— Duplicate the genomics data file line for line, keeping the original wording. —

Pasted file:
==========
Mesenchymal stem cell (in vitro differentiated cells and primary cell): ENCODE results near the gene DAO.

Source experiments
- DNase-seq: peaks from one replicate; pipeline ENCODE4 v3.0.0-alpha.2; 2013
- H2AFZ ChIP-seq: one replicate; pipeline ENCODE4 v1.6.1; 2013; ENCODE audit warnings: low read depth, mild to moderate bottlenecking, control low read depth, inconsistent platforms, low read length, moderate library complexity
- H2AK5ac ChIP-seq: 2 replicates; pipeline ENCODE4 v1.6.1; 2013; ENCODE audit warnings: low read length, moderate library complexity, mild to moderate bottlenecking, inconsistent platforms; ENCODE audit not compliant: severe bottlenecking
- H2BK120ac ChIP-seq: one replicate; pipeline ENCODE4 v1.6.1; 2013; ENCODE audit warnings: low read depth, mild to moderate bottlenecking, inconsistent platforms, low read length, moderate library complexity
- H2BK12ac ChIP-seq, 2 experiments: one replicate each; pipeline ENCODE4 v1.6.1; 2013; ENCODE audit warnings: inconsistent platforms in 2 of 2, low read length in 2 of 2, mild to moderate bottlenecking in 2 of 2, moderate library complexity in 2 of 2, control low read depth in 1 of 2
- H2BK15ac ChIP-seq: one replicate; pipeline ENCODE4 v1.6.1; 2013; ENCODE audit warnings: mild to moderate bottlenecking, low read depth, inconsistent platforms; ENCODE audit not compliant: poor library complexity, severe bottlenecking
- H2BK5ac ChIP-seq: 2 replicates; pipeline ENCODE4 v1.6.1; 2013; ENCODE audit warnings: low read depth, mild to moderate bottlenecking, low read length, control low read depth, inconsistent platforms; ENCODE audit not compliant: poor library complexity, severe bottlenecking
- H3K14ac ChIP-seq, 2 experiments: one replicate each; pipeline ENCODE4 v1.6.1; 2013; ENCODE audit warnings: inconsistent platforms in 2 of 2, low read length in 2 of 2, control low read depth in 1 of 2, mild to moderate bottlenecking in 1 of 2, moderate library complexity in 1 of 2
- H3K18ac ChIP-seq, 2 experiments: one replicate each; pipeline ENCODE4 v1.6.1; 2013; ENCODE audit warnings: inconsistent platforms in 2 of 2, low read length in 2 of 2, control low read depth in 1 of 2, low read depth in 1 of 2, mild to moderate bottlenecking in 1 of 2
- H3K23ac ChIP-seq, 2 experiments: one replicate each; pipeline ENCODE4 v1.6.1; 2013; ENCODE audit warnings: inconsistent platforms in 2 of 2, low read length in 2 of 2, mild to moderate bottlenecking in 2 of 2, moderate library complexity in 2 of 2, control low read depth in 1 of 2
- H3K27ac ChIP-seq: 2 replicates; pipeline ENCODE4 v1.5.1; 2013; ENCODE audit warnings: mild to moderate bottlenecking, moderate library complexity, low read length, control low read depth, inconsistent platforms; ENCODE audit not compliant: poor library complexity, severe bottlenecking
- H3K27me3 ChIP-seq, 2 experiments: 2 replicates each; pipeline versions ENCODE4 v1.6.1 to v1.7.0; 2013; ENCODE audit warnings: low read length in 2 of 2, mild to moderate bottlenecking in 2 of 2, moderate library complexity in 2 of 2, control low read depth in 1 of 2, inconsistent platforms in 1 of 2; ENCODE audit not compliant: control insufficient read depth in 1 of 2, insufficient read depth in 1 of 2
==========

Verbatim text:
Mesenchymal stem cell (in vitro differentiated cells and primary cell): ENCODE results near the gene DAO.

Source experiments
- DNase-seq: peaks from one replicate; pipeline ENCODE4 v3.0.0-alpha.2; 2013
- H2AFZ ChIP-seq: one replicate; pipeline ENCODE4 v1.6.1; 2013; ENCODE audit warnings: low read depth, mild to moderate bottlenecking, control low read depth, inconsistent platforms, low read length, moderate library complexity
- H2AK5ac ChIP-seq: 2 replicates; pipeline ENCODE4 v1.6.1; 2013; ENCODE audit warnings: low read length, moderate library complexity, mild to moderate bottlenecking, inconsistent platforms; ENCODE audit not compliant: severe bottlenecking
- H2BK120ac ChIP-seq: one replicate; pipeline ENCODE4 v1.6.1; 2013; ENCODE audit warnings: low read depth, mild to moderate bottlenecking, inconsistent platforms, low read length, moderate library complexity
- H2BK12ac ChIP-seq, 2 experiments: one replicate each; pipeline ENCODE4 v1.6.1; 2013; ENCODE audit warnings: inconsistent platforms in 2 of 2, low read length in 2 of 2, mild to moderate bottlenecking in 2 of 2, moderate library complexity in 2 of 2, control low read depth in 1 of 2
- H2BK15ac ChIP-seq: one replicate; pipeline ENCODE4 v1.6.1; 2013; ENCODE audit warnings: mild to moderate bottlenecking, low read depth, inconsistent platforms; ENCODE audit not compliant: poor library complexity, severe bottlenecking
- H2BK5ac ChIP-seq: 2 replicates; pipeline ENCODE4 v1.6.1; 2013; ENCODE audit warnings: low read depth, mild to moderate bottlenecking, low read length, control low read depth, inconsistent platforms; ENCODE audit not compliant: poor library complexity, severe bottlenecking
- H3K14ac ChIP-seq, 2 experiments: one replicate each; pipeline ENCODE4 v1.6.1; 2013; ENCODE audit warnings: inconsistent platforms in 2 of 2, low read length in 2 of 2, control low read depth in 1 of 2, mild to moderate bottlenecking in 1 of 2, moderate library complexity in 1 of 2
- H3K18ac ChIP-seq, 2 experiments: one replicate each; pipeline ENCODE4 v1.6.1; 2013; ENCODE audit warnings: inconsistent platforms in 2 of 2, low read length in 2 of 2, control low read depth in 1 of 2, low read depth in 1 of 2, mild to moderate bottlenecking in 1 of 2
- H3K23ac ChIP-seq, 2 experiments: one replicate each; pipeline ENCODE4 v1.6.1; 2013; ENCODE audit warnings: inconsistent platforms in 2 of 2, low read length in 2 of 2, mild to moderate bottlenecking in 2 of 2, moderate library complexity in 2 of 2, control low read depth in 1 of 2
- H3K27ac ChIP-seq: 2 replicates; pipeline ENCODE4 v1.5.1; 2013; ENCODE audit warnings: mild to moderate bottlenecking, moderate library complexity, low read length, control low read depth, inconsistent platforms; ENCODE audit not compliant: poor library complexity, severe bottlenecking
- H3K27me3 ChIP-seq, 2 experiments: 2 replicates each; pipeline versions ENCODE4 v1.6.1 to v1.7.0; 2013; ENCODE audit warnings: low read length in 2 of 2, mild to moderate bottlenecking in 2 of 2, moderate library complexity in 2 of 2, control low read depth in 1 of 2, inconsistent platforms in 1 of 2; ENCODE audit not compliant: control insufficient read depth in 1 of 2, insufficient read depth in 1 of 2